The project is extensive, nearly half a million cubic yards of beach quality sand moved and dumped on beaches along the seawall, from 10th Street to 61st Street.
"We're scraping it right now, stockpiling the sand and hauling later this week to the beach area at 61st Street and working our way east," explained Lou Muller with the Galveston Island Park Board.
The goal is to re-nourish existing seawall area beaches to pre-Hurricane Ike condition. That means placing sand outward 230 feet and upward about five feet. The heavy sand moving trucks have a March 31st completion deadline. Not a day too soon for the Olympia Grill, where business has been steady but could be a lot better when spring break tourists return.
"Actually, we are waiting for our beaches to become like they were, beautiful. The beaches are what keep the tourists coming," restaurant worker Wendy Hsu said.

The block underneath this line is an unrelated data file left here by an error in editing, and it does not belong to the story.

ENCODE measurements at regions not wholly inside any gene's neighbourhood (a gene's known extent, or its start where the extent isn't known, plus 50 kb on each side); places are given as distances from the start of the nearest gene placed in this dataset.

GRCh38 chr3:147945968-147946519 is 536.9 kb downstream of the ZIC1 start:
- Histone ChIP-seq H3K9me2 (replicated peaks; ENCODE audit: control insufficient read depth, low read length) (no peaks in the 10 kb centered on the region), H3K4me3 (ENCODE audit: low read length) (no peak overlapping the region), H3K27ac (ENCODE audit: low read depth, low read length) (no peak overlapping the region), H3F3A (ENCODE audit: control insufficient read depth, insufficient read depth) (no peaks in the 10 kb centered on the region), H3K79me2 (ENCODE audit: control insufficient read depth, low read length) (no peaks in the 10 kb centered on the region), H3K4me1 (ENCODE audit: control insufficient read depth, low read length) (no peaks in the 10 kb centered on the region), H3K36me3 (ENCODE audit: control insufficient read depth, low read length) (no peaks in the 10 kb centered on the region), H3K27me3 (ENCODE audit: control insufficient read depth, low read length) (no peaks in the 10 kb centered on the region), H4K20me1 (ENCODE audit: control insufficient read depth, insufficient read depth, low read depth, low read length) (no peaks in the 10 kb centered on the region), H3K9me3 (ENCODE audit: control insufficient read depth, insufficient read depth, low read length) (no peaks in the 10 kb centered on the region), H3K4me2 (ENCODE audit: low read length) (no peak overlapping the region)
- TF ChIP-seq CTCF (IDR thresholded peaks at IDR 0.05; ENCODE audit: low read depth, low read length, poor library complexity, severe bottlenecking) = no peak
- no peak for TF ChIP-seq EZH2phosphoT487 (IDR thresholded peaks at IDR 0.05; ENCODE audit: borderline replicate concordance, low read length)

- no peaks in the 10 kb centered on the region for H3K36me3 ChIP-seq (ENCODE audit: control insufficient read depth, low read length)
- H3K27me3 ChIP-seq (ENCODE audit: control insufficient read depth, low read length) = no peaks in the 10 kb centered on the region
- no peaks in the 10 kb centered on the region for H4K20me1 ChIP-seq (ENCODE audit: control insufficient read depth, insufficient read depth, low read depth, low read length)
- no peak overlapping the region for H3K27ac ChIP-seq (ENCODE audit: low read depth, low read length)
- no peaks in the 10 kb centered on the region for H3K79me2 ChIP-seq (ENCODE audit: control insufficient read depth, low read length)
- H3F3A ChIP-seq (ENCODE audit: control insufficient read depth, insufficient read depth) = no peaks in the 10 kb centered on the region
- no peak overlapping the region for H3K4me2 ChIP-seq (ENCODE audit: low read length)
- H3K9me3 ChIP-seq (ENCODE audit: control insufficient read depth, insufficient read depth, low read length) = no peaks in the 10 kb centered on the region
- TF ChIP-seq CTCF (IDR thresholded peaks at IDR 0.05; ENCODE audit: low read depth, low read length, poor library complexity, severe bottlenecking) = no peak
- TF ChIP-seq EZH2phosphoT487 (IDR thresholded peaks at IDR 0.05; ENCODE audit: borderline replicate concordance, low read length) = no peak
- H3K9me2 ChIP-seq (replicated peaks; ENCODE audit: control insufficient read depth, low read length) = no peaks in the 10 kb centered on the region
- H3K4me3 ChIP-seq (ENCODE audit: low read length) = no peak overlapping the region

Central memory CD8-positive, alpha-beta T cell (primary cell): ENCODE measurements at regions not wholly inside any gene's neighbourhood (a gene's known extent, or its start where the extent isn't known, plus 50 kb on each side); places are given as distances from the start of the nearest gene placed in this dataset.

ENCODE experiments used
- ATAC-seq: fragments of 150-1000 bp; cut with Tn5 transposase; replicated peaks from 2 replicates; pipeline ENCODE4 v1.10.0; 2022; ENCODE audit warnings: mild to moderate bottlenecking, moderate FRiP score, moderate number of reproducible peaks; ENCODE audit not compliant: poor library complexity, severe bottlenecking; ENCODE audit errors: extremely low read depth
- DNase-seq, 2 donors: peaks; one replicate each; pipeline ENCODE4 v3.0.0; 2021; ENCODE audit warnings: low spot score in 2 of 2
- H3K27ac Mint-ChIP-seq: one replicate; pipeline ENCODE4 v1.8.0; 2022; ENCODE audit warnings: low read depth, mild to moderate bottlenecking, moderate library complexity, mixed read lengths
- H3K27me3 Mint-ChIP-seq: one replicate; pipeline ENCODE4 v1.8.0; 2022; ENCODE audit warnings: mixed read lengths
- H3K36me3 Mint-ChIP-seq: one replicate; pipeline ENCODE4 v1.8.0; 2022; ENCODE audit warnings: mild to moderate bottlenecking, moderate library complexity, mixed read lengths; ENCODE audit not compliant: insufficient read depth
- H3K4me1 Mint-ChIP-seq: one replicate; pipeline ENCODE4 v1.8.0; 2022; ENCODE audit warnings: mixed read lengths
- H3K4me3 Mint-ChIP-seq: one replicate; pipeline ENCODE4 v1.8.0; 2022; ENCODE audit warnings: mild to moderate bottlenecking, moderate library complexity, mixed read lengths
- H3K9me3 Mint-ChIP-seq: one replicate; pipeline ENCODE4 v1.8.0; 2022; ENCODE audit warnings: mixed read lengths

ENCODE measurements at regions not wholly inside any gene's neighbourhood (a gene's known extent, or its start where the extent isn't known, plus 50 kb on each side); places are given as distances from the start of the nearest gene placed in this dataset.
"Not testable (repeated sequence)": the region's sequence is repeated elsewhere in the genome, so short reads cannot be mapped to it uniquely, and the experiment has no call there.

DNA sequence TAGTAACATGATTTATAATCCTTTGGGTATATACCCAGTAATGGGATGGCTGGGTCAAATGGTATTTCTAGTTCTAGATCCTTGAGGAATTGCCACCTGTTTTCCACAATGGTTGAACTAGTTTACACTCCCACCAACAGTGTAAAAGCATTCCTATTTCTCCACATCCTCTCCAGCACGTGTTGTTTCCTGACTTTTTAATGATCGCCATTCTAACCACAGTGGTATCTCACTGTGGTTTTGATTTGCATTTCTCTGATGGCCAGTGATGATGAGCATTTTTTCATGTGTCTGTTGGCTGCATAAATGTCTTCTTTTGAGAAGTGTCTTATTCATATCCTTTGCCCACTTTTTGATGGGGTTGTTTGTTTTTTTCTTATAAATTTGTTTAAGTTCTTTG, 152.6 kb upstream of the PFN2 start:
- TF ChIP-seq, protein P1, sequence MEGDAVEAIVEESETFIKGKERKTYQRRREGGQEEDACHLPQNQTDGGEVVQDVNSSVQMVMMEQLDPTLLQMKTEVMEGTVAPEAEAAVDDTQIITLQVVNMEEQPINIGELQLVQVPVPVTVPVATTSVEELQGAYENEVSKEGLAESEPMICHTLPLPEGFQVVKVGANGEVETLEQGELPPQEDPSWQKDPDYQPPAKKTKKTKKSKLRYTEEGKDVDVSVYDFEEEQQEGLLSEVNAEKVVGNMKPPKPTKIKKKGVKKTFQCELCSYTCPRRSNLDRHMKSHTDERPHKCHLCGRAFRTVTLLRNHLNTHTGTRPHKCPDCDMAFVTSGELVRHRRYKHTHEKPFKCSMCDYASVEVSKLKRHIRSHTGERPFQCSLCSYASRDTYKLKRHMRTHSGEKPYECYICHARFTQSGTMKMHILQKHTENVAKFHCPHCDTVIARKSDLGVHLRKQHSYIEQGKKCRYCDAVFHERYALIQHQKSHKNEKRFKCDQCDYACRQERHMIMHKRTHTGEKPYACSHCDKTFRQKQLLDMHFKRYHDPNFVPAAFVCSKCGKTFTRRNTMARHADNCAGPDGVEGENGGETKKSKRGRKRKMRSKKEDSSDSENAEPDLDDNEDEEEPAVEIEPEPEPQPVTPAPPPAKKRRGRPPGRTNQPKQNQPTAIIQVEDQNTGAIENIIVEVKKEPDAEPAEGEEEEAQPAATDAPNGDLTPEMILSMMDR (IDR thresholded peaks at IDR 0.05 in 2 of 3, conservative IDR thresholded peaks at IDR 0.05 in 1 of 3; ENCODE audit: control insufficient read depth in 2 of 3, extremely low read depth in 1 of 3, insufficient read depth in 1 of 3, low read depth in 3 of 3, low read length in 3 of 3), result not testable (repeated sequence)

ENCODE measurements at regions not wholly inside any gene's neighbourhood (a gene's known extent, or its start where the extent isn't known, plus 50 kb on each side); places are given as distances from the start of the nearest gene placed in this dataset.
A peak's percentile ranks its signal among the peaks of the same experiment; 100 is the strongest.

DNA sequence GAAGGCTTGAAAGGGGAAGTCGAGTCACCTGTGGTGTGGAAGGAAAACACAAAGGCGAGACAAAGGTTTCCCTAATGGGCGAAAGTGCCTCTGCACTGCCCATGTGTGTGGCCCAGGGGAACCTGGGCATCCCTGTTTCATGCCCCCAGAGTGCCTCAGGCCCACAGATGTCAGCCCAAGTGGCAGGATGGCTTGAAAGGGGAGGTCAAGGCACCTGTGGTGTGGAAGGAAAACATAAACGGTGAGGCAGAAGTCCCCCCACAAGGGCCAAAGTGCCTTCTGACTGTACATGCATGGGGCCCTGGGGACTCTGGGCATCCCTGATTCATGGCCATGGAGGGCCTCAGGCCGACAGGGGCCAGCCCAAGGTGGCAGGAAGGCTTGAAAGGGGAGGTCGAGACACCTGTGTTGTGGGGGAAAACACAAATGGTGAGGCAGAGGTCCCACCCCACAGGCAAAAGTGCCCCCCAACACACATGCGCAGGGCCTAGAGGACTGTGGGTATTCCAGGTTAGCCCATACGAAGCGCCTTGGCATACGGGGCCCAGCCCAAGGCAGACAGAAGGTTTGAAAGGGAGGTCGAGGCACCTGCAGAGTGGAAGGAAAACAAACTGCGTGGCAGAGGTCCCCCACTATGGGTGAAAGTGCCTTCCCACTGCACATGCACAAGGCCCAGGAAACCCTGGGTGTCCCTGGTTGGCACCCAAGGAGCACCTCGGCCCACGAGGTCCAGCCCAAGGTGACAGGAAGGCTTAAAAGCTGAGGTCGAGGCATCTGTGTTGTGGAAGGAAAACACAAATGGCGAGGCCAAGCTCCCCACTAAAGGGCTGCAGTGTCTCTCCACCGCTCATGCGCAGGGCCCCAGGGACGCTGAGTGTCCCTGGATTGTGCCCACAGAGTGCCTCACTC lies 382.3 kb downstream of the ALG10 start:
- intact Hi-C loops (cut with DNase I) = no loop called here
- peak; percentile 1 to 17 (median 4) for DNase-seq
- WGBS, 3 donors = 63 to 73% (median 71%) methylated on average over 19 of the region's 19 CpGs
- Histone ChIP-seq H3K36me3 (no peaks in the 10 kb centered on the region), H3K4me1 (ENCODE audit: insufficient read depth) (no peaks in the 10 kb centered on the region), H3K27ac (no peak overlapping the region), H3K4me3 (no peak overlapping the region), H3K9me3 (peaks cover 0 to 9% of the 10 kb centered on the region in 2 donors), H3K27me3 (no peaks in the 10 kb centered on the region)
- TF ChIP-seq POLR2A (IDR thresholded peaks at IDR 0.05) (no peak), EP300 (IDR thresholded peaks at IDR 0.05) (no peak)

Gaping holes in the concrete make the seawall particularly vulnerable. They expose timber underpinnings in place since the seawall was built in 1904. Without protection from the sand, tides could completely wash out the timbers and collapse the seawall.
"Another phase of the project will actually be dredging from off the south jetty to a disposal pond in Apfel Park," Muller explained. "We will water that sand and haul it by truck to the seawall area itself."
The first part of the project will be completed by March, due to the nesting schedules of the Ridley sea turtles. Another phase of the project will begin in October.
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